Drones in Agriculture

It’s largely agreed that the UK and Ireland have barely begun to tap into the huge potential that commercial drones have to offer.

An industry still in its infancy, the business world is still investigating ways in which drones and unmanned aerial vehicles in general can make operations faster, safer and more cost efficient.

One area that has been quicker to the party in leveraging ‘drone power’ is agriculture.  In fact 18% of farmers are now thought to be using drones in some form to assist them with their land management.  Particularly impressive for an industry that has been slow to embrace technological advancements in the past.

The advantages here of a camera in the sky are obvious.   Drones are capable of photographing large areas very quickly compared to traditional methods. Increases in resolution of modern aerial cameras mean that the resulting images can offer incredible levels of detail for the farmer to assess and evaluate both ground and crop health.  All of this can be accomplished without incurring fuel costs, risking damage to fields from tractors and quad bikes, and of course much faster than a ground level assessment.

For arable farms, drones can be employed at all stages of planting to provide valuable information.  Pre-planting surveys using multispectral imaging technology, can be carried out to fix problems and apply treatment before a seed meets the soil.  During the growth phase, aerial images showing reflectance, wavebands and vegetation indices such as NDVI and NDRE can assess progress in a non-invasive fashion and highlight areas that need attention before they spread.

Treatments and fertilisers can be applied with fixed-wing UAVs and drones built expressly for the purpose, faster than ground based methods and far cheaper than manned aerial vehicles.  The addition of thermal cameras can allow a detailed scientific assessment of crop health and the relatively low cost of purchase or hire can open up the area of precision agriculture to the smaller forms for whom it would have been previously inaccessible.

For livestock farms, there are potentially just as many advantages in deploying drone technology.  Regular survey flights can mean that rapid assessments of perimeter fencing is possible and targeted repairs can be carried out for immediate fixes before damage worsens and livestock wander.  Livestock counts can be performed quickly and efficiently when compared to carrying them out from ground level and animals need not be disturbed during the process.  Initial assessments for injured, ill or stranded animals can be carried out from a bird’s eye view so that treatment and rescue plans can be designed tailored to the animal’s specific needs.

In any business where large areas of real estate are involved, monitoring for both maintenance and security purposes is always going to be an issue.  Drone flights can solve many of the time, staffing and cost issues, allow from ground based employees to be dispatched to problem areas to take action in a highly targeted manner.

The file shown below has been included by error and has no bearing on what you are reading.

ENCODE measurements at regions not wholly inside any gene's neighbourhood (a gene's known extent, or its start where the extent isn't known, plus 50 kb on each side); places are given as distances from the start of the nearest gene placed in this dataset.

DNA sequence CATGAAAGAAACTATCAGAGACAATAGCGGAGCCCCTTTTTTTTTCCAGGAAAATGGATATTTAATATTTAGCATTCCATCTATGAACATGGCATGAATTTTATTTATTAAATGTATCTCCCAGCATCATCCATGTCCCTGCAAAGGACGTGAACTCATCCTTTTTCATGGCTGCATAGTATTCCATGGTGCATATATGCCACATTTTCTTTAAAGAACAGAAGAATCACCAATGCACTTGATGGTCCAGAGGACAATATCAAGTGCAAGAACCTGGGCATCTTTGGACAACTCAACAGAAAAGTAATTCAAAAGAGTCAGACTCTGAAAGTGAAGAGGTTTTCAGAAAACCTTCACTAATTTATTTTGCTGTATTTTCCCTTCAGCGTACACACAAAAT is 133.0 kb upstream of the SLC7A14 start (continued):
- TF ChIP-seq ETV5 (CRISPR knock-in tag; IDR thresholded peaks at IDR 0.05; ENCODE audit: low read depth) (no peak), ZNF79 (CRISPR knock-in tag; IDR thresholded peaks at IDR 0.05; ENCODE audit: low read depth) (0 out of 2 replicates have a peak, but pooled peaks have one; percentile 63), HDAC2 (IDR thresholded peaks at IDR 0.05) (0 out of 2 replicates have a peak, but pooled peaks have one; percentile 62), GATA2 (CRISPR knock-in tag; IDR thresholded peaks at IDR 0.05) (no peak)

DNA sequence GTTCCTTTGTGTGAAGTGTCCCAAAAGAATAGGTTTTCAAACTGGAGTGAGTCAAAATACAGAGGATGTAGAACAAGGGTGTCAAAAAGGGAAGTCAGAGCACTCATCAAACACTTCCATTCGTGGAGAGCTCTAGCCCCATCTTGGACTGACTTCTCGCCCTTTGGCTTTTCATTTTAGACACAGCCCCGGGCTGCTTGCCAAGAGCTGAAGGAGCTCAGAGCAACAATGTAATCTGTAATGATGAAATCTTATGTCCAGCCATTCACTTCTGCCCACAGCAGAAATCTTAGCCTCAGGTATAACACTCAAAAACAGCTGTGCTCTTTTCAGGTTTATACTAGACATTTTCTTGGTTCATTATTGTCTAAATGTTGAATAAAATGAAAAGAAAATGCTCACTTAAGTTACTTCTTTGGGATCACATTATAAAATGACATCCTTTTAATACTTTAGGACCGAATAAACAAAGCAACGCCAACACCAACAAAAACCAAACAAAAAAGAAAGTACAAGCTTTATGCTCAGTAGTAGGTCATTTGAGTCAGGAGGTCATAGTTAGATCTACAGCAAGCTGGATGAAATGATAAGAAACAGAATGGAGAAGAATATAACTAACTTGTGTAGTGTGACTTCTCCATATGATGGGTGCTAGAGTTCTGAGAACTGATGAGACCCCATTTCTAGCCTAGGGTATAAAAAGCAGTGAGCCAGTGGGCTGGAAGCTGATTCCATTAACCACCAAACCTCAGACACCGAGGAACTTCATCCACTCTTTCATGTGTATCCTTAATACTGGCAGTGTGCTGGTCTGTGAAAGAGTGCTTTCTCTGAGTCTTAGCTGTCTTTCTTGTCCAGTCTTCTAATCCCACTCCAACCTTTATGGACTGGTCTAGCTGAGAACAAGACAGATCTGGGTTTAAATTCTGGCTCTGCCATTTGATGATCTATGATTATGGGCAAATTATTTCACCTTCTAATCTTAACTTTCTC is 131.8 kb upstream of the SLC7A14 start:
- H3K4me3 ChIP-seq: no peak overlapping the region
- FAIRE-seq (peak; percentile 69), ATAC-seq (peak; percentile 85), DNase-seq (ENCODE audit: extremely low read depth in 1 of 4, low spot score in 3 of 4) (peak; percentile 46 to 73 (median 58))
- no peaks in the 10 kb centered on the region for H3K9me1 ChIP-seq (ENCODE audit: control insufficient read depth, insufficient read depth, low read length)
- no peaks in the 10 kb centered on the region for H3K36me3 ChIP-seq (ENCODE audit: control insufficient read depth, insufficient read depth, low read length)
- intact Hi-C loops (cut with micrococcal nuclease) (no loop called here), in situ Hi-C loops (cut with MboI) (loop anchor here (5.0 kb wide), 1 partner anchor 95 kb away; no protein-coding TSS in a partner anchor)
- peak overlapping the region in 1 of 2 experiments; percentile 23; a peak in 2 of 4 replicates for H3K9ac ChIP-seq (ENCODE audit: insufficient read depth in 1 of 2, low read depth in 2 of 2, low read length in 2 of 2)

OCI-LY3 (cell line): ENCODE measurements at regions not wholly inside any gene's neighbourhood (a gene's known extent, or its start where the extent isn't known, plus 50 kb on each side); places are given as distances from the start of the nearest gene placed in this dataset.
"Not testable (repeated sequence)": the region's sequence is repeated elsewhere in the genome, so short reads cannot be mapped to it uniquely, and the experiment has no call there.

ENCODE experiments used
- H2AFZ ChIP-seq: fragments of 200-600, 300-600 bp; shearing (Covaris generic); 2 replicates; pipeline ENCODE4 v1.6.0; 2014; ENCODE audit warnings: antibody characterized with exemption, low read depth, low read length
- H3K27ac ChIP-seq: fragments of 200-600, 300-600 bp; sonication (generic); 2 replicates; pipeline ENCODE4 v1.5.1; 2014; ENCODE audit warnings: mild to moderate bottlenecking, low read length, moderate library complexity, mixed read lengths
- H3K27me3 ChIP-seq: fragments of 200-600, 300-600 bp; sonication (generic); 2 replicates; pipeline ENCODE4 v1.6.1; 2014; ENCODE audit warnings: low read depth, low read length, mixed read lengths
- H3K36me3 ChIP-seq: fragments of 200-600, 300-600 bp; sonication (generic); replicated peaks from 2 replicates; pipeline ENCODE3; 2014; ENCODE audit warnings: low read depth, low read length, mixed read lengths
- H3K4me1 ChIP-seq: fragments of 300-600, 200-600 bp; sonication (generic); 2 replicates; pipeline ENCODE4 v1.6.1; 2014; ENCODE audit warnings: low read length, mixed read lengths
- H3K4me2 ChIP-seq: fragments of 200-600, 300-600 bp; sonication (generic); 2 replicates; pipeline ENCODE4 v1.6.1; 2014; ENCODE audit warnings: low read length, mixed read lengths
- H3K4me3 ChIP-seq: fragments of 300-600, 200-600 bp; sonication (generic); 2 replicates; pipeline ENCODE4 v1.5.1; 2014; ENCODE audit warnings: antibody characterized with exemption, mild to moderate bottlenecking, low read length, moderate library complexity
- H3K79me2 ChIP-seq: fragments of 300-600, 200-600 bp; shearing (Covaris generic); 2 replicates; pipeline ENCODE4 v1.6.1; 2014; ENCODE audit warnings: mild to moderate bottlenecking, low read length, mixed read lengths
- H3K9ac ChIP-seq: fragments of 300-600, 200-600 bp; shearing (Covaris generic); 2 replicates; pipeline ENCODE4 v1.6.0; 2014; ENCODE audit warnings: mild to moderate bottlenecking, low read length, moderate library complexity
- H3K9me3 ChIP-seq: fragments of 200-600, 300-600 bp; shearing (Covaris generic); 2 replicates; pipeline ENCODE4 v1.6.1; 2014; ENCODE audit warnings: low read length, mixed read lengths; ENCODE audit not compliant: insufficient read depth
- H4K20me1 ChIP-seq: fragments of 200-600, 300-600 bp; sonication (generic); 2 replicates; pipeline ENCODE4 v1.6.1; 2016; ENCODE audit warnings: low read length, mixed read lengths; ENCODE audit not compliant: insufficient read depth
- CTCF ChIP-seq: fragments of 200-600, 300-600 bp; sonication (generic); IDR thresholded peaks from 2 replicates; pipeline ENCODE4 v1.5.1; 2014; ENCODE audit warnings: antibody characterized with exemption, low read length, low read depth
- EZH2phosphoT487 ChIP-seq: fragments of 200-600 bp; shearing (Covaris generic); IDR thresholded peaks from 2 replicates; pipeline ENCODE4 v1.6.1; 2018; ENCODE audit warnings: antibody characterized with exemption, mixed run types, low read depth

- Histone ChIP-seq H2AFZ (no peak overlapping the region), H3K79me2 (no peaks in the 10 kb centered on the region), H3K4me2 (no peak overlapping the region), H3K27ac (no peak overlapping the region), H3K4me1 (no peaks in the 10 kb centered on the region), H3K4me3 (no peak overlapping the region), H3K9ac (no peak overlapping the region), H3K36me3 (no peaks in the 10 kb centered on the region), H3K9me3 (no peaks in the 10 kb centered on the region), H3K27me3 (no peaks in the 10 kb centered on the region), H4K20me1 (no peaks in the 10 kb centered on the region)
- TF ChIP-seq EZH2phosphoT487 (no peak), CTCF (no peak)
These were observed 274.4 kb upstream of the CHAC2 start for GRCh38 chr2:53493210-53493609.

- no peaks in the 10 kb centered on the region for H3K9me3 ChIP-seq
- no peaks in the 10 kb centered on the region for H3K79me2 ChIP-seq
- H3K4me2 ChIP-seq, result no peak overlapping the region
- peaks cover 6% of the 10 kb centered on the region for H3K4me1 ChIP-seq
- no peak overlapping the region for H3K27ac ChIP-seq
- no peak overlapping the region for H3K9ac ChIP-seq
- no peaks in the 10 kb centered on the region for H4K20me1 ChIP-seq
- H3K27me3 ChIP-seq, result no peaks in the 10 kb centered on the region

Agriculture is one of the main industries predicted to feel the benefits of UAV technology both in the UK, Ireland and beyond.

The Hands Free Hectare

The Hands Free Hectare project is one ground breaking initiative that is including drone technology to pioneer crops grown ‘remotely, without operators in the driving seats or agronomists on the ground’.  Entering into its third year and sponsored by Harper Adams University and others, their results make interesting reading for anyone looking to the future of farming.  Of course, full agricultural automation is likely to be far into the future if it is ever available to any but the largest operators.  However, drones are allowing many farms a taste of the future today.

Do Farmers Need to be Qualified?

There’s been a lot of debate as to whether farmers need to obtain PfCO status in order to fly on their own land. However, the final word seems to have landed from the CAA in that the industry qualification does need to be obtained to be able to legally operate within 150m of a residential area or if imagery is to be shared with a third party (such as an agronomist) even if they are flying over their own land.  There is the cost and time involved in getting qualified to consider , as well as the purchase and maintenance of a craft and the relevant insurances.

Where this isn’t viable or desirable for a farmer, partnership with a local Drone Safe Register certified pilot can offer the perfect solution – all of the benefits with none of the overheads. You can find your professional certified drone pilot on the Drone Safe Register website or get in touch with us to find out more about working with our qualified and legal drone operators.

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About the Author: DSR Journalist

Harrison Green